Towards Next Generation URLs
By Thomas A. Powell and Joe Lima
For many years we have heard about the impending death of URLs that are difficult to type, remember and preserve. The use of URLs has actually improved little thus far, but changes are afoot in both development practices and Web server technology that should help advance URLs to the next generation.
Complex, hard-to-read URLs are often dubbed dirty URLs because they tend to be littered with punctuation and identifiers that are at best irrelevant to the ordinary user. URLs such as http://www.example.com/cgi-bin/gen.pl?id=4&view=basic are commonplace in today's dynamic Web. Unfortunately, dirty URLs have a variety of troubling aspects, including:
- Dirty URLs are difficult to type.
The length, use of punctuation, and complexity of these URLs makes typos commonplace.
- Dirty URLs do not promote usability.
Because dirty URLs are long and complex, they are difficult to repeat or remember and provide few clues for average users as to what a particular resource actually contains or the function it performs.
- Dirty URLs are a security risk.
The query string which follows the question mark (?) in a dirty URL is often modified by hackers in an attempt to perform a front door attack into a Web application. The very file extensions used in complex URLs such as .asp, .jsp, .pl, and so on also give away valuable information about the implementation of a dynamic Web site that a potential hacker may utilize.
- Dirty URLs impede abstraction and maintainability.
Because dirty URLs generally expose the technology used (via the file extension) and the parameters used (via the query string), they do not promote abstraction. Instead of hiding such implementation details, dirty URLs expose the underlying "wiring" of a site. As a result, changing from one technology to another is a difficult and painful process filled with the potential for broken links and numerous required redirects.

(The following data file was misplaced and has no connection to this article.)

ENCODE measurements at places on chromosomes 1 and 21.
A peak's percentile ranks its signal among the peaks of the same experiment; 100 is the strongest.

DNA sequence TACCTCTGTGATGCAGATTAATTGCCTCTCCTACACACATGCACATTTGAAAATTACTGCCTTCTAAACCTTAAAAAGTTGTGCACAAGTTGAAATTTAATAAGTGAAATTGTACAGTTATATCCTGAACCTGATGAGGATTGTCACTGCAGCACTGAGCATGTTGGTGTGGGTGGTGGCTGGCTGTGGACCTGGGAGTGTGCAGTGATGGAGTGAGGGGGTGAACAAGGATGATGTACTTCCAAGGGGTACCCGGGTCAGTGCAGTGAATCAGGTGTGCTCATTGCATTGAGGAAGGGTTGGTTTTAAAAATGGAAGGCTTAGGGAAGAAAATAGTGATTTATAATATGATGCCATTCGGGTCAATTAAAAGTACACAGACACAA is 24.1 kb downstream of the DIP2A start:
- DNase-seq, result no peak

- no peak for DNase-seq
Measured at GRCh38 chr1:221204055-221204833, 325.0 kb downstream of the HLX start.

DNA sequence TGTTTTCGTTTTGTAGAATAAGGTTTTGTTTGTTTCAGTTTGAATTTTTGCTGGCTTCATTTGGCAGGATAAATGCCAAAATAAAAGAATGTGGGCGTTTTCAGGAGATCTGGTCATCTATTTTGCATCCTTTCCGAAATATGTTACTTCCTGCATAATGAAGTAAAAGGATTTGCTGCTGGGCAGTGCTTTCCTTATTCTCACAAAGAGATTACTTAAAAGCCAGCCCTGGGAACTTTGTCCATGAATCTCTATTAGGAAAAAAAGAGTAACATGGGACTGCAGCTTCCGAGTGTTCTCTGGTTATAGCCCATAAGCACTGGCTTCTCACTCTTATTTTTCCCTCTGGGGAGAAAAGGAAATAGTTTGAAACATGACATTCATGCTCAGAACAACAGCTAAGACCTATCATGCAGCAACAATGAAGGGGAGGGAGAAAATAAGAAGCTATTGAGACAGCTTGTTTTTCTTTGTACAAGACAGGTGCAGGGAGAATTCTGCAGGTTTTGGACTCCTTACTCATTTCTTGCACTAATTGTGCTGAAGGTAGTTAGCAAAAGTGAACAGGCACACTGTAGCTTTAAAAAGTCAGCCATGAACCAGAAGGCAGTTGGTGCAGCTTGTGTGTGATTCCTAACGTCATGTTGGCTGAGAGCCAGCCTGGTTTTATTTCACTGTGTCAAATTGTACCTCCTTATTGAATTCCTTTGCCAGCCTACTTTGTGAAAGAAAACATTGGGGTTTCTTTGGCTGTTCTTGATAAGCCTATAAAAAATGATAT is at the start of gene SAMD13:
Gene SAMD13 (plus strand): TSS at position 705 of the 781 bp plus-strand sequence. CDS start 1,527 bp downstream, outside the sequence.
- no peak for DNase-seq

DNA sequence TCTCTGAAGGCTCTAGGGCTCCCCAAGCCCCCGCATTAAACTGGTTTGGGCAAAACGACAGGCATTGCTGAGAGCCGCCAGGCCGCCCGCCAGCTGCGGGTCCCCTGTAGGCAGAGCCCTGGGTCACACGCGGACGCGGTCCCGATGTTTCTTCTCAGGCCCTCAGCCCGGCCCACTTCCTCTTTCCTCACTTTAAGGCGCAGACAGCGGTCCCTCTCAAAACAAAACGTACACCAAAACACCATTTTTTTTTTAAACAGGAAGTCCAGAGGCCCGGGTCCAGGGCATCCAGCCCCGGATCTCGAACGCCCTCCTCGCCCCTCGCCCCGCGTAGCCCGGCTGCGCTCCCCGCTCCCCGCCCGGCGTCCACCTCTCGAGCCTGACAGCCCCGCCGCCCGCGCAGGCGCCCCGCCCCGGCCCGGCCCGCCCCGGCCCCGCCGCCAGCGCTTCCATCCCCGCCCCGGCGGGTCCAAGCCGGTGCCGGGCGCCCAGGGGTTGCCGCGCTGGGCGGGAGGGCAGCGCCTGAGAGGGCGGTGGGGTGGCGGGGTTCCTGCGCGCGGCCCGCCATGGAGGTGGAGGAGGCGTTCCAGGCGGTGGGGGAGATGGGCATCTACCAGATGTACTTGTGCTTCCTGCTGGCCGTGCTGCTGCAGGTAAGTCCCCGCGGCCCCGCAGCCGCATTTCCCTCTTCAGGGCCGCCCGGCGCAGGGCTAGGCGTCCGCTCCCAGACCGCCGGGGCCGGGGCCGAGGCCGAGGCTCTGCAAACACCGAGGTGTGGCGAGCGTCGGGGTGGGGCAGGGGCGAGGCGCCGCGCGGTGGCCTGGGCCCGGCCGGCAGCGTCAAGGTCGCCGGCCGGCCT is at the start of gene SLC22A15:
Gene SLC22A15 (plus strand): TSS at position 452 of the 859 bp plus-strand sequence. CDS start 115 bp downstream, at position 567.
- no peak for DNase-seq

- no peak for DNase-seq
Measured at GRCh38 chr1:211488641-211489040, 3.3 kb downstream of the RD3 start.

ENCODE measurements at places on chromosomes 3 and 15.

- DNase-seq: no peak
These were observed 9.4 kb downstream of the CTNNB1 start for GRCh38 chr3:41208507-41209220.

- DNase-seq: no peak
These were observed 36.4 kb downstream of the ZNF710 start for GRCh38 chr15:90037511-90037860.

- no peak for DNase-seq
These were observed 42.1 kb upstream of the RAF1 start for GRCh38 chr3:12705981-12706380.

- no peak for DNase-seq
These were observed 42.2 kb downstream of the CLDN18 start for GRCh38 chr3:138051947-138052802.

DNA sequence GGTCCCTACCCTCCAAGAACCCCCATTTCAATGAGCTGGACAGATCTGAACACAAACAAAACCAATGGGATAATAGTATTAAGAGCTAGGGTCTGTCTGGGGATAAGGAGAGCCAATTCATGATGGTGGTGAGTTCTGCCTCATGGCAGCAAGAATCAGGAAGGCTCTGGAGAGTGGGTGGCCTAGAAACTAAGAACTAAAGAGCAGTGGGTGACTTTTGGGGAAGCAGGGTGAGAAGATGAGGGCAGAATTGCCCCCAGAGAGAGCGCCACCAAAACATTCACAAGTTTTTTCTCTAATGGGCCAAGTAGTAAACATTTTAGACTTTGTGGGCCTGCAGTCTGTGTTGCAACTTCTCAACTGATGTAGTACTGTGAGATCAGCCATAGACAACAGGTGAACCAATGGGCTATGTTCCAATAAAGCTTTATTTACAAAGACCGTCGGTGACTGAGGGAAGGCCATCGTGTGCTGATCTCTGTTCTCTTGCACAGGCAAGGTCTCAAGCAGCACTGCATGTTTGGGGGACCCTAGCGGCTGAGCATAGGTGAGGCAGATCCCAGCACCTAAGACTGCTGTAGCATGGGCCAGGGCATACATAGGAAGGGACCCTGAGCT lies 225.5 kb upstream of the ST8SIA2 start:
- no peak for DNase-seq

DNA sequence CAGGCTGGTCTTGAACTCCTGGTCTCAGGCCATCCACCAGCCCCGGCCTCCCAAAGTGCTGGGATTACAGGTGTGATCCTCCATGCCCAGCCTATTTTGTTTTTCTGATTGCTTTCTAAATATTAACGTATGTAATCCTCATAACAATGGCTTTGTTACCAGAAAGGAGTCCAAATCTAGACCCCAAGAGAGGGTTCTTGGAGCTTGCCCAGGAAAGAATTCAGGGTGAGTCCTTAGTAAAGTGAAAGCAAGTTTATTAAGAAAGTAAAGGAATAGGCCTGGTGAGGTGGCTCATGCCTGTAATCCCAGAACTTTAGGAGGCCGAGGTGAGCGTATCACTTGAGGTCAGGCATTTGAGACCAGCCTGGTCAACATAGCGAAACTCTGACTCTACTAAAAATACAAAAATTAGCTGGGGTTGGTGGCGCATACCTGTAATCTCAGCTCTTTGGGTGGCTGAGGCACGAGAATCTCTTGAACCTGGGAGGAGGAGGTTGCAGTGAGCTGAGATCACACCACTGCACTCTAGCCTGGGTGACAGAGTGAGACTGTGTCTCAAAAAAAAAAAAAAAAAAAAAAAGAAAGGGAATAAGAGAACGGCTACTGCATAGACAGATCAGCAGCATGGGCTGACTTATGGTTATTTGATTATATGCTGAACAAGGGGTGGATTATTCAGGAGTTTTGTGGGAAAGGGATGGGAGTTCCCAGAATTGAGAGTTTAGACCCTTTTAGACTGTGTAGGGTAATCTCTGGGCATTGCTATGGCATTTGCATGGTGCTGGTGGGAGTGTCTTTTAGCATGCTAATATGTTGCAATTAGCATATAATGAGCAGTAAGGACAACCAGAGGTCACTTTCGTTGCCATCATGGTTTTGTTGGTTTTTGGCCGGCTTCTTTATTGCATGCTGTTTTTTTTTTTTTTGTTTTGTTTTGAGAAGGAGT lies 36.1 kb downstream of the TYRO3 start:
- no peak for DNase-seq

Why Use Dirty URLs?
Given the numerous problems with dirty URLs, one might wonder why they are used at all. The most obvious reason is simply convention -- using them has been, and so far still is, an accepted practice in Web development. This fact aside, dirty URLs do have a few real benefits, including:
- They are portable.
A dirty URL generally contains all the information necessary to reconstruct a particular dynamic query. For example, consider how a query for "web server software" appears in Google -- http://www.google.com/search?hl=en&ie=UTF-8&oe=UTF-8&q=Web+server+software. Given this URL, you can rerun the query at any time in the future. Though difficult to type, it is easily bookmarked.
- They can discourage unwanted reuse.
The negative aspects of a dirty URL can be regarded as positive when the intent is to discourage the user from typing a URL, remembering it, or saving it as a bookmark. The intimidating look and length of a dirty URL can be a signal to both user and search engine to stay away from a page that is bound to change. This is often simply a welcome side effect, rather than a conscious access control policy -- frequently nothing is done to prevent actual use of the URL by means of session variables or referring URL checks.
The disadvantages of dirty URLs far outweigh their advantages in most situations. If the last 30 or 40 years of software development history are any indication of where development for the Web is headed, abstraction and data hiding will inevitably increase as Web sites and applications continue to grow in complexity. Thus, Web developers should work toward cleaner URLs by using the following techniques:
- Keep them short and sweet.
The first path to better URLs is to design them properly from the start. Try to make the site directories and file names short but meaningful. Obviously, /products is better than /p, but resist the urge to get too descriptive. Having www.xyz.com/productcatalog doesn't add much meaning (if a user looks for a product catalog, they might well expect to find it at or near the top-level products page), but it does needlessly restrict what the page can reasonably contain in the future. It's also harder to remember or guess at. Shoot for the shortest identifiers consistent with a general description of the page's (or directory's) contents or function.
- Avoid punctuation in file names.
Often designers use names like product_spec_sheet.html or product-spec-sheet.html. The underscore is often difficult to notice and type, and these connectors are usually a sign of a carelessly designed site structure. They are only required because the last rule wasn't followed.
- Use lower case and try to address case sensitivity issues.